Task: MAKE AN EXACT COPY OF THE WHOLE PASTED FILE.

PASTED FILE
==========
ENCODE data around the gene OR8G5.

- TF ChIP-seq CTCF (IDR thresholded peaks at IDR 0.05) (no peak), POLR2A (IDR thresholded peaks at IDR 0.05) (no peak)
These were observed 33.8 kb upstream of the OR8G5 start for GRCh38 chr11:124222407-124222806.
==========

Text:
ENCODE data around the gene OR8G5.

- TF ChIP-seq CTCF (IDR thresholded peaks at IDR 0.05) (no peak), POLR2A (IDR thresholded peaks at IDR 0.05) (no peak)
These were observed 33.8 kb upstream of the OR8G5 start for GRCh38 chr11:124222407-124222806.